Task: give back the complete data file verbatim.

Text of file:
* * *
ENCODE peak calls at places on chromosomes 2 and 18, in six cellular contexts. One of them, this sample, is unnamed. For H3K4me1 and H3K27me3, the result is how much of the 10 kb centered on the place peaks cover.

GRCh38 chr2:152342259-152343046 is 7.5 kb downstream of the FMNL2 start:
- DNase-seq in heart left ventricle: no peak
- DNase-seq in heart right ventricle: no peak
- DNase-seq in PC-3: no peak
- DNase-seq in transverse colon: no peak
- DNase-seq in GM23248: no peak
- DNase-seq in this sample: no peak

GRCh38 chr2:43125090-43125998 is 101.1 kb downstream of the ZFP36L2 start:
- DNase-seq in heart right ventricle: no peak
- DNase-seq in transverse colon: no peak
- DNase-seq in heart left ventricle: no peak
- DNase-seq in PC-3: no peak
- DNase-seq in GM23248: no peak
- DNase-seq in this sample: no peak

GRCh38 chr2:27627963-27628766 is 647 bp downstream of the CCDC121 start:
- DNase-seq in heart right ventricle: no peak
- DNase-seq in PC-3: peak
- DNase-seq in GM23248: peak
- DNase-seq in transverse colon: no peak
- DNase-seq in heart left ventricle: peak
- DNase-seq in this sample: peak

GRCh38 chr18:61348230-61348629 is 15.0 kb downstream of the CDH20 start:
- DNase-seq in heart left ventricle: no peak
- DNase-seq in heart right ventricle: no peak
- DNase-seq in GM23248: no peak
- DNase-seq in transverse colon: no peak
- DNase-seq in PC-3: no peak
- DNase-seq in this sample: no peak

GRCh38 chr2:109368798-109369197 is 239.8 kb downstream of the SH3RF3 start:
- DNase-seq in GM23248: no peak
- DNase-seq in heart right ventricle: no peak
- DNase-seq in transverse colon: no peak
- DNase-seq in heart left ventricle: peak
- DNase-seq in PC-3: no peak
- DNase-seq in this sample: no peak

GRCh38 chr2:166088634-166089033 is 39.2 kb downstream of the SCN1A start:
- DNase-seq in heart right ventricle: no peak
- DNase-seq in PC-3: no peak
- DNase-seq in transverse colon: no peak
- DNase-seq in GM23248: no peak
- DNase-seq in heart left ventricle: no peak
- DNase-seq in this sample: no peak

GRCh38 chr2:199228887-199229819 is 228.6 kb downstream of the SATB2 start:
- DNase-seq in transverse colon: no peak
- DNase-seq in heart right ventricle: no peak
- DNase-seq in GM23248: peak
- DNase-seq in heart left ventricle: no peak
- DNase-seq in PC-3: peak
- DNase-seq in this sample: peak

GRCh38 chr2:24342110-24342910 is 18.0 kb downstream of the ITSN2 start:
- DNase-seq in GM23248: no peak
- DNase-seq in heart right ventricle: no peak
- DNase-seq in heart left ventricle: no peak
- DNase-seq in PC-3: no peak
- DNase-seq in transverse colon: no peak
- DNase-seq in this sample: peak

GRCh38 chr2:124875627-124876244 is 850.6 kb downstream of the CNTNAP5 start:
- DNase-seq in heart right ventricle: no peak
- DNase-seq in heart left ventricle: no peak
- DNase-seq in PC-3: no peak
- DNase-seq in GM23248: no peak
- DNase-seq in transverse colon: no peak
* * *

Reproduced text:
ENCODE peak calls at places on chromosomes 2 and 18, in six cellular contexts. One of them, this sample, is unnamed. For H3K4me1 and H3K27me3, the result is how much of the 10 kb centered on the place peaks cover.

GRCh38 chr2:152342259-152343046 is 7.5 kb downstream of the FMNL2 start:
- DNase-seq in heart left ventricle: no peak
- DNase-seq in heart right ventricle: no peak
- DNase-seq in PC-3: no peak
- DNase-seq in transverse colon: no peak
- DNase-seq in GM23248: no peak
- DNase-seq in this sample: no peak

GRCh38 chr2:43125090-43125998 is 101.1 kb downstream of the ZFP36L2 start:
- DNase-seq in heart right ventricle: no peak
- DNase-seq in transverse colon: no peak
- DNase-seq in heart left ventricle: no peak
- DNase-seq in PC-3: no peak
- DNase-seq in GM23248: no peak
- DNase-seq in this sample: no peak

GRCh38 chr2:27627963-27628766 is 647 bp downstream of the CCDC121 start:
- DNase-seq in heart right ventricle: no peak
- DNase-seq in PC-3: peak
- DNase-seq in GM23248: peak
- DNase-seq in transverse colon: no peak
- DNase-seq in heart left ventricle: peak
- DNase-seq in this sample: peak

GRCh38 chr18:61348230-61348629 is 15.0 kb downstream of the CDH20 start:
- DNase-seq in heart left ventricle: no peak
- DNase-seq in heart right ventricle: no peak
- DNase-seq in GM23248: no peak
- DNase-seq in transverse colon: no peak
- DNase-seq in PC-3: no peak
- DNase-seq in this sample: no peak

GRCh38 chr2:109368798-109369197 is 239.8 kb downstream of the SH3RF3 start:
- DNase-seq in GM23248: no peak
- DNase-seq in heart right ventricle: no peak
- DNase-seq in transverse colon: no peak
- DNase-seq in heart left ventricle: peak
- DNase-seq in PC-3: no peak
- DNase-seq in this sample: no peak

GRCh38 chr2:166088634-166089033 is 39.2 kb downstream of the SCN1A start:
- DNase-seq in heart right ventricle: no peak
- DNase-seq in PC-3: no peak
- DNase-seq in transverse colon: no peak
- DNase-seq in GM23248: no peak
- DNase-seq in heart left ventricle: no peak
- DNase-seq in this sample: no peak

GRCh38 chr2:199228887-199229819 is 228.6 kb downstream of the SATB2 start:
- DNase-seq in transverse colon: no peak
- DNase-seq in heart right ventricle: no peak
- DNase-seq in GM23248: peak
- DNase-seq in heart left ventricle: no peak
- DNase-seq in PC-3: peak
- DNase-seq in this sample: peak

GRCh38 chr2:24342110-24342910 is 18.0 kb downstream of the ITSN2 start:
- DNase-seq in GM23248: no peak
- DNase-seq in heart right ventricle: no peak
- DNase-seq in heart left ventricle: no peak
- DNase-seq in PC-3: no peak
- DNase-seq in transverse colon: no peak
- DNase-seq in this sample: peak

GRCh38 chr2:124875627-124876244 is 850.6 kb downstream of the CNTNAP5 start:
- DNase-seq in heart right ventricle: no peak
- DNase-seq in heart left ventricle: no peak
- DNase-seq in PC-3: no peak
- DNase-seq in GM23248: no peak
- DNase-seq in transverse colon: no peak